Sunday, October 20, 2013
Days, weeks, months careen by. I have a vivid memory of writing birthdays on the calendar last January and hanging it in my kitchen, savoring the unflipped pages like money in my wallet. It seems impossible that was ten months ago and it's time to order a new calendar already.
Walking in the bright and balmy glory that is autumn here, watching salmon spawn in the Lewis River, I feel all the seasons at once. The new life of spring exists in the eggs being laid and milted over. Remnants of summer whisper from the warm breezes. Winter's bones are just beginning to show in the branches of big leaf maples whose leaves provide the quintessential fall delight as I kick my way through. My habitual dread of the cold gray days of winter is tempered by my vision of spring on the other side.
The school year just started. Yet seven weeks have passed. The kids already don't look like the pictures I took of them on the first day. And in scanning the school calendar, the end of the year is just a series of events away: conferences, Thanksgiving, conferences, Christmas, Presidents Day, MLK Day, Spring Break, testing, June12. In that light, retirement will be here far sooner than it feels most days when I'm surrounded by small voices making large demands and having to make a thousand important decisions on the fly.
However the velocity of time seems to increase as I age, leaving me breathless and sometimes afraid, I'm discovering it's not as linear as days on a calendar. Opportunities and relationships I thought irretrievably gone circle back around. Struggles I thought would never end fade away in the turning, and reappear on the next rotation, but often transformed. Parts of myself, the wounded ugly unbearable parts, I thought safely buried in the past, push to the surface, rowdy children demanding to be heard.
And friendships. Oh friendships. That's where I'm seeing the circular nature of time the most these days.
A book group. Four of us met regularly for over a dozen years. More than a year ago we stopped meeting without warning or explanation. None of us tried to get things going again, and I figured we'd run our course. I've missed our conversations, although they were rarely about books—or maybe it's because they were rarely about books. I've missed the women and wondered about their lives. There has been some contact, but nothing like the intimacy of our Sunday afternoon gatherings. A week ago a message on my phone informed me we're starting up again the beginning of next month. I'm ready and eager to meet who we are now, both as individuals and as a group.
A blog group. A year ago six of us met each other for the first time. Bloggers who had connected in pairs and had conversations about wanting to meet others in that circle, we made the gathering happen. On a gorgeous sunny weekend in a magical Victorian house overlooking the Puget Sound, we felt in many ways like we'd known each other forever. We talked about making it an annual event, but at the end of the first weekend, no one was willing to commit to the future. I figured it was a one-time gift, savored the memories, and felt a much stronger connection to these women as I read their blogs. Then a few weeks ago an email came asking if we wanted to meet again. In a matter of hours we all said yes. Next weekend we'll see each other in person for the second time. In every way that matters, we are old friends of a certain age who know and see deeply into each other, and hold dear what we see.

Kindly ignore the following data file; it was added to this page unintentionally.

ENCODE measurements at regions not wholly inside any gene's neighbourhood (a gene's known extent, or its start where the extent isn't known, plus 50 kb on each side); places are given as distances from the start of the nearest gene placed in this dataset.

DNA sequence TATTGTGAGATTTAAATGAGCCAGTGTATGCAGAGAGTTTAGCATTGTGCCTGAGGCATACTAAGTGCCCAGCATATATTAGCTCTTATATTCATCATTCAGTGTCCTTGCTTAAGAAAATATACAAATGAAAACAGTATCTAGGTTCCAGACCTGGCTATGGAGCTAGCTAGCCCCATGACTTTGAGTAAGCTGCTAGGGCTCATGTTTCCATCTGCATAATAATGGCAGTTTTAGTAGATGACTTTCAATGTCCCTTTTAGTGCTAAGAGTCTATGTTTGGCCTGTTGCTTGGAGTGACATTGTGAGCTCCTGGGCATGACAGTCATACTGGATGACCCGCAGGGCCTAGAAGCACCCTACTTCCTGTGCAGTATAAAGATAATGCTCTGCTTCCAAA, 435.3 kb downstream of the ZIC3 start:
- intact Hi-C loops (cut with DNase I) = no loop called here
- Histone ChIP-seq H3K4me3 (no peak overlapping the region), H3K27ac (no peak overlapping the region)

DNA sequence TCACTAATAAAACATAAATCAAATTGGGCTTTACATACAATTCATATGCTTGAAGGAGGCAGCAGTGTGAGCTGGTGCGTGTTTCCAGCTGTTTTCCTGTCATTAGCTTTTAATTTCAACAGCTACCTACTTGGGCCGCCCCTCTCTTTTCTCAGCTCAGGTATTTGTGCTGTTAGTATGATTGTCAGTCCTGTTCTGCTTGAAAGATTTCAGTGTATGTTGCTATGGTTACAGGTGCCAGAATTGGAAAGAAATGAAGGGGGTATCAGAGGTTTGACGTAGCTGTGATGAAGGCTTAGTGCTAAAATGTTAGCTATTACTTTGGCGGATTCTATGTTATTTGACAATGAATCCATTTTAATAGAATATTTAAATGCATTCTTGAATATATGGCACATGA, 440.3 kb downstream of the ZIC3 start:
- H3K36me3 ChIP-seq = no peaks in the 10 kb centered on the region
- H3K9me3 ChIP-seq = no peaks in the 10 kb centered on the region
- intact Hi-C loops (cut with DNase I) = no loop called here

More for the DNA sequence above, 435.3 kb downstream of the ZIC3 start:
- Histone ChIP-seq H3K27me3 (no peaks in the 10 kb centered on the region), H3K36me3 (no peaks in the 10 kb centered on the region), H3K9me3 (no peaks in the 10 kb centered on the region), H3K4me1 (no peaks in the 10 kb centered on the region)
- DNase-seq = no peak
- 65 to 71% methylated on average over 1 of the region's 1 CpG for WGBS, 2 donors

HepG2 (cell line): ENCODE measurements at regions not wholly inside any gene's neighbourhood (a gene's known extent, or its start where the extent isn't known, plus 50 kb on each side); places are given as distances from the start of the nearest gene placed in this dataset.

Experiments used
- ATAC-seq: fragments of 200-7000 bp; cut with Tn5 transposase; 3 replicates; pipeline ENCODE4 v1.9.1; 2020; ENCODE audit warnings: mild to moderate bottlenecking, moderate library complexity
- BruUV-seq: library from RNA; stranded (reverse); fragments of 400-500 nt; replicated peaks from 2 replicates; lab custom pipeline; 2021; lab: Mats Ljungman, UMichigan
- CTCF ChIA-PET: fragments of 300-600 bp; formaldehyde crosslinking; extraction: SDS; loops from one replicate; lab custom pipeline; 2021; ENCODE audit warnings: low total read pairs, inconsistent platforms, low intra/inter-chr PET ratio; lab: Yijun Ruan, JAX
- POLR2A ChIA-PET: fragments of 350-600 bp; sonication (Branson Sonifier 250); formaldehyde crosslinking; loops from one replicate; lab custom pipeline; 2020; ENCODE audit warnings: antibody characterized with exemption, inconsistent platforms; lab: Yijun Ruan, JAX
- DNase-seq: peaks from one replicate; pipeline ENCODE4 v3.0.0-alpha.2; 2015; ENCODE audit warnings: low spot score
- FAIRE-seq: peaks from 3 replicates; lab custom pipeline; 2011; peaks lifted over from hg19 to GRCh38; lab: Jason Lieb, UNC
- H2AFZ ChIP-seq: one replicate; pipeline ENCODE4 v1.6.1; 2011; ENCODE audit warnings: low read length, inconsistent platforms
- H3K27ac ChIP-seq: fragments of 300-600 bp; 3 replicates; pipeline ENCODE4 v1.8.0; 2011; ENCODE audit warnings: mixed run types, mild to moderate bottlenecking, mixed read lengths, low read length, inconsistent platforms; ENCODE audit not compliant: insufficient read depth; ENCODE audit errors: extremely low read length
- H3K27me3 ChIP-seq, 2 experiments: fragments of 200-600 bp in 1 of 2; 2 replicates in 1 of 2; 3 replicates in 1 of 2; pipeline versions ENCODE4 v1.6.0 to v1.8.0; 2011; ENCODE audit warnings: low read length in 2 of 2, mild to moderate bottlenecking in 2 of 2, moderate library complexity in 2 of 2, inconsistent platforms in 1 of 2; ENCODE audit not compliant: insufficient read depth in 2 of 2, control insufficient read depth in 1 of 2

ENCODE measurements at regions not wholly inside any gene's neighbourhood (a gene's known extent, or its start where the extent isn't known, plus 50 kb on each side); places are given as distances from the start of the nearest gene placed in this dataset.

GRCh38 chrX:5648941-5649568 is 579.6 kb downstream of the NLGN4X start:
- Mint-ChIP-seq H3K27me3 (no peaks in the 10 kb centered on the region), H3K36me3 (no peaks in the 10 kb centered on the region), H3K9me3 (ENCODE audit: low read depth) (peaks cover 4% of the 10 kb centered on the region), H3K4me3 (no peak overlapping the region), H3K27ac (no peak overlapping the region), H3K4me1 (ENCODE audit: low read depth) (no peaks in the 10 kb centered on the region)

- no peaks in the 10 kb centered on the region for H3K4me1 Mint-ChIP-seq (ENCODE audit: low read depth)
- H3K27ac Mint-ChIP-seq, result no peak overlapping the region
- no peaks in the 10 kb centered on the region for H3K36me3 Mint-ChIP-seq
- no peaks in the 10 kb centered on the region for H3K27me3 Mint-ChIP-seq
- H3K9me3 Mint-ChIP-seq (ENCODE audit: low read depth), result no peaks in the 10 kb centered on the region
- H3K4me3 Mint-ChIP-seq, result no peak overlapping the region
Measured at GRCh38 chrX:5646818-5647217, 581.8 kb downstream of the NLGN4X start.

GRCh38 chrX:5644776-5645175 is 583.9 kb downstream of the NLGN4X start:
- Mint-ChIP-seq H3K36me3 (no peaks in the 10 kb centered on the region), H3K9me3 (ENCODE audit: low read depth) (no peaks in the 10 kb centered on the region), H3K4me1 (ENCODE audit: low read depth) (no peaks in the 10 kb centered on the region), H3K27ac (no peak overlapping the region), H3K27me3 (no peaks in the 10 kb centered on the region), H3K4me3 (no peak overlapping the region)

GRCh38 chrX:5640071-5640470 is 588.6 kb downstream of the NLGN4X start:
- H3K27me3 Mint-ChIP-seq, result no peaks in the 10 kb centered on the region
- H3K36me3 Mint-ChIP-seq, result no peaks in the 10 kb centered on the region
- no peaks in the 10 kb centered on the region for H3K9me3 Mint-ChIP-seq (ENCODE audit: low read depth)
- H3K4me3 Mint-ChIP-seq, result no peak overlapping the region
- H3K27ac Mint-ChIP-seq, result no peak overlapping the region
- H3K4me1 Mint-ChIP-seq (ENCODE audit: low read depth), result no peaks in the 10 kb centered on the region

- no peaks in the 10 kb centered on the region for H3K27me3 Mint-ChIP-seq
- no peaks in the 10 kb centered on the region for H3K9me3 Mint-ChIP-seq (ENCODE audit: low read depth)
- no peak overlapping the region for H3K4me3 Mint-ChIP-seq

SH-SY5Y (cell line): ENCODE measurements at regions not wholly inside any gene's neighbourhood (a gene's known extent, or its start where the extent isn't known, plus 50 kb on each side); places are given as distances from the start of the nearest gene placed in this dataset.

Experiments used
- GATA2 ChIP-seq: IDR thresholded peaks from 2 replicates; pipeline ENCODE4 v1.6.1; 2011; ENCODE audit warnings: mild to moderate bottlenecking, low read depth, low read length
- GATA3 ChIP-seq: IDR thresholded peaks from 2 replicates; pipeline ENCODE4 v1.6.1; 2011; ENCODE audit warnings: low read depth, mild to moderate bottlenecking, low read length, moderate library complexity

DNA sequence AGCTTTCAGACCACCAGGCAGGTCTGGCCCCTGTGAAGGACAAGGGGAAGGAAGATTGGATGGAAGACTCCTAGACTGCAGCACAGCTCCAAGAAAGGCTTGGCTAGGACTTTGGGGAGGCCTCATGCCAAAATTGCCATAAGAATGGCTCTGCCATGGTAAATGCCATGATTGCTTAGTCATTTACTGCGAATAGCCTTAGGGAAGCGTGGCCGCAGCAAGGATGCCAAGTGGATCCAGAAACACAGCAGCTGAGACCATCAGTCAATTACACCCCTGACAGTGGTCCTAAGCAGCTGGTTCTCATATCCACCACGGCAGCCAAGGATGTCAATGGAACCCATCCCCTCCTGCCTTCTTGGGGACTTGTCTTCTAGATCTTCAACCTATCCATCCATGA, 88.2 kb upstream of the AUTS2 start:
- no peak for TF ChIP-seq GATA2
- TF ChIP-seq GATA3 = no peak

A writing group. After years of trying to find a group of writers to work with, late last summer four of us came together with a common desire for the accountability of a committed circle and a common love of writing. The thing I love most about us, aside from the joy of writing with other women, is that each of the other women is an especially treasured friend. The family of my heart: one a sibling, one a cousin, one a daughter. Watching the group form into its own entity is a wonder, a gift of great measure. We meet today for the fourth time.
There's so much more: childhood friends, my brothers, my husband, a cherished cousin, students, parents of students, colleagues. The relationships ebb and flow, like the ocean, always present and forming the horizon line of my life. Some seem pulled out beyond my reach, until one day the tides bring them to my shore once again. Some manage to become the ocean itself, being sustenance and security—being there always. Some are pulled or drift away, floating somewhere beyond my sight, on the other side of the great circle.
Here's what's different in this last third of my life: I recognize the magic in time's flexibility. As long as I stay open, no relationship is ever over. No possibility is ever extinguished. Nothing really ever ends. As time seems to run out, I'm thinking it may being doing something else entirely. If it can go from the linearity of childhood to the circles of this stage, I wonder if time might not simply take on a new form in the next leg of the journey.